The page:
‘Black Panther’ fans may want to check out ‘Unknown Soldier’

theGRIO REPORT - The Unknown Soldier is a comic re imagined by writer Joshua Dysart and illustrated by Alberto Ponticelli, under DC's Vertigo in 2008...

Luther Vandross was outed as gay after his death.

Earlier this month theGrio reported that a Black Panther  Marvel movie was in the works. We considered who should play the title role and it led us to look into the other black comic super heroes.

A little mentioned graphic novel called Unknown Soldier may be worth rediscovery by black comic book fans. Written by Joshua Dysart and illustrated by Alberto Ponticelli, it was published by DC’s Vertigo in 2008. It is probably the opposite of your standard super hero story. The story takes place in Uganda 2005 and explores the history, and life inside of, the Internally Displaced Persons (IDPs) Camps. Making it an uncommon topic for graphic novels.

Dr. Lwanga Moses, and American doctor originally from Uganda returns to his home country to find violence and child soldiers. He decides to use his skills to help the refugees of the Lord’s Resistance Army (LRA) insurgency.

Although a pacifist, Dr. Moses learns quickly that he is  the Unknown Soldier. Therefore he must embrace violence and rid himself of his morality and conscience, because ‘war is the eternal reality’.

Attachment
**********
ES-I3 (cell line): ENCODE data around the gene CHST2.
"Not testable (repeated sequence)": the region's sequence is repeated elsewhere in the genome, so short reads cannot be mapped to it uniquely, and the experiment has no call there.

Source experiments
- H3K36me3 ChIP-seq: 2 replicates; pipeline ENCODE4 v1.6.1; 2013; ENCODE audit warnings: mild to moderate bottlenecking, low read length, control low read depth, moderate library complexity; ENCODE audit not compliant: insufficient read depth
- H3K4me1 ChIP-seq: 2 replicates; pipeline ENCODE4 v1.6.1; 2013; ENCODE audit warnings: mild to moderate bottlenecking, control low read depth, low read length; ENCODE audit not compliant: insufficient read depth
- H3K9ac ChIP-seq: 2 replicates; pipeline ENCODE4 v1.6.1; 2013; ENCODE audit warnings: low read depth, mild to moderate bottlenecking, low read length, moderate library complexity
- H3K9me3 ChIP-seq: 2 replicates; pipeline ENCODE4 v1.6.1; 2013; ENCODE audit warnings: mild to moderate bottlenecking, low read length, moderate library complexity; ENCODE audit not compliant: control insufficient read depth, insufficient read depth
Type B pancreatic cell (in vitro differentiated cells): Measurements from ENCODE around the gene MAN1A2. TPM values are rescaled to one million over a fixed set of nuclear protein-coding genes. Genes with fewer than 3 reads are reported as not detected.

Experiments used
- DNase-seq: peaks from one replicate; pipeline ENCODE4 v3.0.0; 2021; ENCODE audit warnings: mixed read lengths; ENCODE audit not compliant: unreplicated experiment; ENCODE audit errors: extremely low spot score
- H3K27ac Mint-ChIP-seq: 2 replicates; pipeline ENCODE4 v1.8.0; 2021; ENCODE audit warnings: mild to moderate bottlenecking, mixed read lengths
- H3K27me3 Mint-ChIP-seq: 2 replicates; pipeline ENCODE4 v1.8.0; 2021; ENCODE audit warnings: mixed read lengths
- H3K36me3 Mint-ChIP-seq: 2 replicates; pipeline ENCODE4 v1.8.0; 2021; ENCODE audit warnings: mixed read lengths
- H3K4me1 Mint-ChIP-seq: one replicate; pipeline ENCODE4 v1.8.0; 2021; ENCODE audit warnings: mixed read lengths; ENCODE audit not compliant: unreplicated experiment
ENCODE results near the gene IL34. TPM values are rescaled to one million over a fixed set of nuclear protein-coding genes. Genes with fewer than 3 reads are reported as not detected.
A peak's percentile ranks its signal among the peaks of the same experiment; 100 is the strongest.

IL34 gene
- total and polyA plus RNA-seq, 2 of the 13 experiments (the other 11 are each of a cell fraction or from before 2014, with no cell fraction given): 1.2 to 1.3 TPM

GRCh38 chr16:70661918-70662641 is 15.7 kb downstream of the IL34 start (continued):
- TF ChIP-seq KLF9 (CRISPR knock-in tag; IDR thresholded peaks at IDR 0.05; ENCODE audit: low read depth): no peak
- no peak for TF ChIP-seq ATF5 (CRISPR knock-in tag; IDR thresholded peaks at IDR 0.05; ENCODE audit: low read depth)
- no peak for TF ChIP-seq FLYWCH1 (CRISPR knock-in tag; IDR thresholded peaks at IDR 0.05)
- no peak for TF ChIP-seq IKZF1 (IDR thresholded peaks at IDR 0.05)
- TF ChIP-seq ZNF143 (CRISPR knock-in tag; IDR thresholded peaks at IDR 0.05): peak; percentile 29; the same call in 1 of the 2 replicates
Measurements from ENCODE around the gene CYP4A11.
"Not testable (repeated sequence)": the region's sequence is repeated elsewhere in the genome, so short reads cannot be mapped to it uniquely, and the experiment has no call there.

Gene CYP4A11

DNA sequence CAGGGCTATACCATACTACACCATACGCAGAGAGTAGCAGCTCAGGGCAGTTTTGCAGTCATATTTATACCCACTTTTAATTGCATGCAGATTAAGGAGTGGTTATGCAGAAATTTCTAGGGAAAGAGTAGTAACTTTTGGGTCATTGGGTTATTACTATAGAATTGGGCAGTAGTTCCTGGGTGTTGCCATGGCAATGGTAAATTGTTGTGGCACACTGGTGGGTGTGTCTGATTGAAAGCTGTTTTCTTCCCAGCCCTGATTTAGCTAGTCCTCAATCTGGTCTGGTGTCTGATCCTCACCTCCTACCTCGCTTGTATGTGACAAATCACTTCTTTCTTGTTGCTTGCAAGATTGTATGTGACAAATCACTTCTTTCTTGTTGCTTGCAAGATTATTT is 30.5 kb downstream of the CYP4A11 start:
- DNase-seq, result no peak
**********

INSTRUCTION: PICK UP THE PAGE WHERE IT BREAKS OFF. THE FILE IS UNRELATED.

Unknown Soldier‘s brutal imagery and story plot prove to be even more disturbing because the reader realizes that this is not all fiction. There is factually accurate content splashed across almost every page.

Karen Berger, a senior vice president at DC Comics and the executive editor of the Vertigo imprint, told the New York Times, “When we explore something at Vertigo, we want to explore something that has not been done before in comics.” She added, “The beauty of the series is that not only does it explore questions like do you fight violence with violence, it also explores how the people of Uganda have been affected by this way of life.”

Surprisingly enough, Dysart has not written everything that he learned from his trip to the wart-torn country in 2007.  “I interviewed a reformed child soldier who was forced to bite to death a woman,” he told the Times.

Dysart keeps a journal with some of the stories, and it has also allowed him to write about what he describes as under-reporting about the area, as well as the history of the “internally displaced” person camps and to go deeper into the background of child soldiers.

The blog helps alleviate some of his feelings of guilt too. “I witnessed people at the lowest point of their lives, and I came back and turned it into an action-packed war comic,” he said. “We try our best not to be exploitative, but in my heart I don’t know if this is the right way to do it.”

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